Back to top 

7. First Congregational Church of Palo Alto UCC

1985 Louis Road Palo Alto, CA 94303

Phone: 650-856-6662  Email:

Facebook: @fccpa

First Congregational Church of Palo Alto UCC seeks to create a culture of radical inclusion. Not only are church members actively seeking to include and get to know others in the wider community, the congregation has also established many ministries that bear witness to the mission of being welcoming to people of all abilities, and those who are LGBTQ+.

Our congregation provides safe overnight parking spaces for unhoused individuals to rest in their vehicles and provides a rotating shelter indoors during winter months with meals and hot showers for unhoused members of the community. In addition, we have outreach programs that focus on supporting local youth with counseling services, and we help migrants with services like access to health care and mental health care services, education, employment, and financial aid.

We have also recently established a new ministry called “Mental Health Allies” that focuses on educating the congregation and community about mental wellness, mental health challenges, and resources available.

We want to provide a safe place for people to speak openly and draw strength from one another. To this end, we have invited mental health professionals from the community to speak, provided material about specific diseases, told our stories, and have invited NAMI members for educational forums after worship services.

Together, we want to create a safe space that is stigma free for those who experience mental health challenges as well as their families.

Back to top 

8. First Unitarian Church of San Jose

Facebook: @fucsj

First Unitarian seeks to spend time every year growing wiser, more informed, and more holistic in the area of mental wellness and neurodiversity. The congregation regularly invites people to share their lived experience in worship and also explores topics related to mental health such the Americans with Disabilities Act. One Sunday each month, the church gives its entire offering to a community organization whose work aligns with their core belief of the inherent worth and dignity of every person—and more than once, NAMI has been the beneficiary of this offering. First Unitarian doesn’t shy away from those with chronic mental health issues; they seek to walk alongside, learning as they do how to provide support as well as how to work in tandem with mental health professionals. The church, for example, has researched therapists in the area and keeps an updated list of recommended ones. Perhaps most important of all, First Unitarian sings—as members did at the Annual Homeless Persons’ Interfaith Memorial Service—bringing their hope for the beloved community we might one day become.

Back to top 

9. Holy Redeemer Lutheran Church

Facebook: @HolyRedeemerLutheranChurch

Holy Redeemer has promoted suicide prevention training for its members and will be asking each member to read a document entitled “Navigating a Mental Health Crisis.” Situated as it is on the Alameda, Holy Redeemer frequently has people with mental health symptoms wander in on Sunday mornings. Members seek to welcome and connect with their visitors—and when necessary, know how to get them help. This month, the congregation is also praying about mental health each week, including praying for the Santa Clara County Board of Supervisors as they make a decision about Laura’s Law.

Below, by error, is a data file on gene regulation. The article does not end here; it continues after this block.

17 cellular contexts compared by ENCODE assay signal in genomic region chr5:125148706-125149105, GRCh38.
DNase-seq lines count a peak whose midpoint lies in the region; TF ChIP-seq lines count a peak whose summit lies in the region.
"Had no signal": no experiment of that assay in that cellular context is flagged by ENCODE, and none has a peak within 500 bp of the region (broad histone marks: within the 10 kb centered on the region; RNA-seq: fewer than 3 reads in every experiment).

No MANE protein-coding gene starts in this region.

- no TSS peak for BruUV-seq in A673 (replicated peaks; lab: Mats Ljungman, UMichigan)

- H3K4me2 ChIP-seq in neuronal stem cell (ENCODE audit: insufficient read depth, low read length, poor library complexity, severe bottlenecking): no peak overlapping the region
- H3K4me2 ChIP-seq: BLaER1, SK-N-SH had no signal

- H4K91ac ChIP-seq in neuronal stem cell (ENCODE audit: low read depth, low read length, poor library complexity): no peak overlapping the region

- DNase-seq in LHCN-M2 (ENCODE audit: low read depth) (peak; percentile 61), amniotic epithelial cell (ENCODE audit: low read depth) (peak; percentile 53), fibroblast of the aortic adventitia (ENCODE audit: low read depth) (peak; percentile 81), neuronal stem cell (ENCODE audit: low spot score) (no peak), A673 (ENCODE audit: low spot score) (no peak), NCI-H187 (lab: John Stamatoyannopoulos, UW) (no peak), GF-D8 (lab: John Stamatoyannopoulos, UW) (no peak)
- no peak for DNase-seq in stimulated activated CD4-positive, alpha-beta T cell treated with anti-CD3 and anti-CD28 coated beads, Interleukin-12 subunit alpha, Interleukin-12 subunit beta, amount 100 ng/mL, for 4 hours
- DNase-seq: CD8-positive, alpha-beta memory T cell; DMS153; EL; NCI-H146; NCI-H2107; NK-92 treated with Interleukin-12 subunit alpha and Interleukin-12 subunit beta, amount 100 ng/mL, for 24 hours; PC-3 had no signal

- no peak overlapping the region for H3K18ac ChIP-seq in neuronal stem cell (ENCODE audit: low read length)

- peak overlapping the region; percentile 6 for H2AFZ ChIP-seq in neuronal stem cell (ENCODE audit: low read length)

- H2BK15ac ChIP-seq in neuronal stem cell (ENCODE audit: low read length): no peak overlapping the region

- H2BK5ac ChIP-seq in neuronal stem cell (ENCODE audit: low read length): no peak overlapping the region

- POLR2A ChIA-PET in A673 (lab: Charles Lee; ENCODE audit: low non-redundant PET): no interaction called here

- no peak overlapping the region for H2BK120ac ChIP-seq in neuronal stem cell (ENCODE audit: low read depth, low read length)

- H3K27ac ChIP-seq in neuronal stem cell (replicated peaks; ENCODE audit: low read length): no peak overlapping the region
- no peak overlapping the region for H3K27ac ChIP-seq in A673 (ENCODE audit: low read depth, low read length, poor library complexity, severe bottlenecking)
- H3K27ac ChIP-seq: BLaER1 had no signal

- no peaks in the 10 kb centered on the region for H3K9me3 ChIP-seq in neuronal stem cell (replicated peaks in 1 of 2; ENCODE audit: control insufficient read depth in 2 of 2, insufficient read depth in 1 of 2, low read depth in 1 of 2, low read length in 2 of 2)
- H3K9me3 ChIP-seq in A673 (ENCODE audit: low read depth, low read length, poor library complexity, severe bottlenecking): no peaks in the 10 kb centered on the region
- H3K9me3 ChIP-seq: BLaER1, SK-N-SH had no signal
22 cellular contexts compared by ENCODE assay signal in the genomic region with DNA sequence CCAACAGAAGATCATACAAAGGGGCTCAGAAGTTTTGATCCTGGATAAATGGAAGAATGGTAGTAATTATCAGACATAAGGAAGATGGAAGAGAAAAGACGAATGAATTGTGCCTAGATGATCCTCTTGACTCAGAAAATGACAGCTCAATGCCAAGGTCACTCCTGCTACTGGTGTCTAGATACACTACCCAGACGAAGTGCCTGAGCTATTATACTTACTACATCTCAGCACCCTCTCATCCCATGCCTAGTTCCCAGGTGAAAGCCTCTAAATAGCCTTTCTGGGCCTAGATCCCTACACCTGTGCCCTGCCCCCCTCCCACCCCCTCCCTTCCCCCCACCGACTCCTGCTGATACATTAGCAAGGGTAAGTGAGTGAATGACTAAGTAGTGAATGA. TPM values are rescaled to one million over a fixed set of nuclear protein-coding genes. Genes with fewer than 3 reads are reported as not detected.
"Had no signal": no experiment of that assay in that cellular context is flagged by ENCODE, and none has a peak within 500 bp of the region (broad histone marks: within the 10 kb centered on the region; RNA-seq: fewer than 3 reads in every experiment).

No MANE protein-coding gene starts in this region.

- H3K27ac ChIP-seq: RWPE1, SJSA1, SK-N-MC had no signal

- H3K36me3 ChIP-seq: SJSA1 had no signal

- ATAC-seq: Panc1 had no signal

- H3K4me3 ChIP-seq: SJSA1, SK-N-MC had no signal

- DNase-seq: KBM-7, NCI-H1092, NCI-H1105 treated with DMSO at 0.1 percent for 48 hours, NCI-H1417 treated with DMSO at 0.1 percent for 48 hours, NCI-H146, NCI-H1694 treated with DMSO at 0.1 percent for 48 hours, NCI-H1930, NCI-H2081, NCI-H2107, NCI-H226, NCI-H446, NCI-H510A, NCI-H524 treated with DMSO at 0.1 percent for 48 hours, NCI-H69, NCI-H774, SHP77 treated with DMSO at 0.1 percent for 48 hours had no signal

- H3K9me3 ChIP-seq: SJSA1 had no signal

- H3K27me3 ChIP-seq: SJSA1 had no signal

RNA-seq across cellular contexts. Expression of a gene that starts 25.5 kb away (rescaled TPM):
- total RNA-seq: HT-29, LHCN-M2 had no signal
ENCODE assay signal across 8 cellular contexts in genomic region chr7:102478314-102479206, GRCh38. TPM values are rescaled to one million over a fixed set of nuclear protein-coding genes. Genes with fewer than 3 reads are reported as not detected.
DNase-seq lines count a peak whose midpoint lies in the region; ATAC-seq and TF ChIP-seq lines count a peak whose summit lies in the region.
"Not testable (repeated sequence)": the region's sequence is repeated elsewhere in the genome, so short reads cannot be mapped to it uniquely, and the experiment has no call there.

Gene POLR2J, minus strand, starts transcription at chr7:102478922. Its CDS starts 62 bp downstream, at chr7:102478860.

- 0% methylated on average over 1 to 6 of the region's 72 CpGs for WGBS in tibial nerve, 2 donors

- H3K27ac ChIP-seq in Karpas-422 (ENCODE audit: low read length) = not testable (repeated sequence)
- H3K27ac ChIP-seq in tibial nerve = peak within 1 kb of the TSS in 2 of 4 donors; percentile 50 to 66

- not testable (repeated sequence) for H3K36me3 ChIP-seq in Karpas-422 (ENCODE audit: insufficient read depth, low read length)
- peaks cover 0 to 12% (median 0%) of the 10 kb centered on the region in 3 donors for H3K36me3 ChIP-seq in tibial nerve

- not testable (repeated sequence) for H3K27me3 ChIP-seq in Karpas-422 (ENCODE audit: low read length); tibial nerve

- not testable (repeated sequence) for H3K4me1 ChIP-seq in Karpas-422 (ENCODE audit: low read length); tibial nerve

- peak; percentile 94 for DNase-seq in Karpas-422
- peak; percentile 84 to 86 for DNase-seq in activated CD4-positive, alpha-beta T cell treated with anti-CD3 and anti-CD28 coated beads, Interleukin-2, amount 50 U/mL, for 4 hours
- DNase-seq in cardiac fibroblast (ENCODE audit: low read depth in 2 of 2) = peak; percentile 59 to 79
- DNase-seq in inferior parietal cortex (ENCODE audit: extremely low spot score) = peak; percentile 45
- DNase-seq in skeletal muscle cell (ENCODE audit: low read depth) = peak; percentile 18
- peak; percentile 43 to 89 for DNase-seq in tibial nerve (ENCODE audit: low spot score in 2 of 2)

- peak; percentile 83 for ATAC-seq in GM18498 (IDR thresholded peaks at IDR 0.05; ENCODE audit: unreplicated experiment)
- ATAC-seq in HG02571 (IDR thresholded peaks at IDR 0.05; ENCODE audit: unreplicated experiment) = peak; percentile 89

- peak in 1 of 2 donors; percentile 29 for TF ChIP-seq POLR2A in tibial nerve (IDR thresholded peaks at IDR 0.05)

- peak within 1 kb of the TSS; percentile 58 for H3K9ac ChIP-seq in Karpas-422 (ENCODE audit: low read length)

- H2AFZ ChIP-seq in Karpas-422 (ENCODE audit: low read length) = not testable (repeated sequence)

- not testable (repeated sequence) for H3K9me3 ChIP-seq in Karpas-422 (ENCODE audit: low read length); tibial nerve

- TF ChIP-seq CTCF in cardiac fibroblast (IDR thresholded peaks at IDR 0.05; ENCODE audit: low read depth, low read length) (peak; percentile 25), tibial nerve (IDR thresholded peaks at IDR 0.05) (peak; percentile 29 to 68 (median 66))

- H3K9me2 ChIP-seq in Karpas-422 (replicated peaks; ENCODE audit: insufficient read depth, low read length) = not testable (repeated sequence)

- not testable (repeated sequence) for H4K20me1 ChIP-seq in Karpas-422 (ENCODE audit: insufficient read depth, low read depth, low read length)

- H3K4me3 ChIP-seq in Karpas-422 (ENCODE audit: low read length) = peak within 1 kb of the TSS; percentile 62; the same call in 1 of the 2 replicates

Back to top 

10. Holy Spirit Catholic Church

Facebook: @hsparish

After three suicides devastated the Holy Spirit congregation, the church created a suicide bereavement support group called “Out of the Wilderness.” These heart-breaking losses also led the parish to create educational events such as a Sunday afternoon presentation called “Mental Health Matters” and to publish regular articles on mental health in bulletins and newsletters and on its website—articles such as “Anxiety at Any Age,” “Depression in Seniors,” and “The Generosity of Self Care.” Holy Spirit has added books on mental health to its library and is preparing to launch more support groups using materials from Grace Alliance for those suffering from mental illness or addiction as well as their families. The ultimate goal of the congregation is captured in the words of medieval mystic Mechthild of Magdeberg: “How should one live? Welcoming to All.”.””

Back to top 

11. Kingdom Worship Center International

Facebook: @kwcichurch

Twenty years ago, Under the leadership of Pastors Theresa Tate and Donna Edwards, Godly Girl Network (GGN) was created. The intention was to bring together women of God to hear God’s word, pray and be encouraged. Three years ago, this healing space for women led to the founding of Kingdom worship Center International (KWCI). Under the leadership of Pastor Tate, Kingdom Worship has incorporated mental health education and awareness through monthly workshops and trainings to support mental wellness and conscious recovery, community outreach and support for individuals living with a mental illness (hygiene kits, food, blankets and clothing are regularly provided). Clinical resources, how to navigate the mental health system, life support skills, suicide prevention material, and crisis hotline information are continuously shared with congregation. Kingdom Worship also hosts mental health conferences and fairs for the congregation and community where they continue to share message of hope and remind the congregation that they are not alone.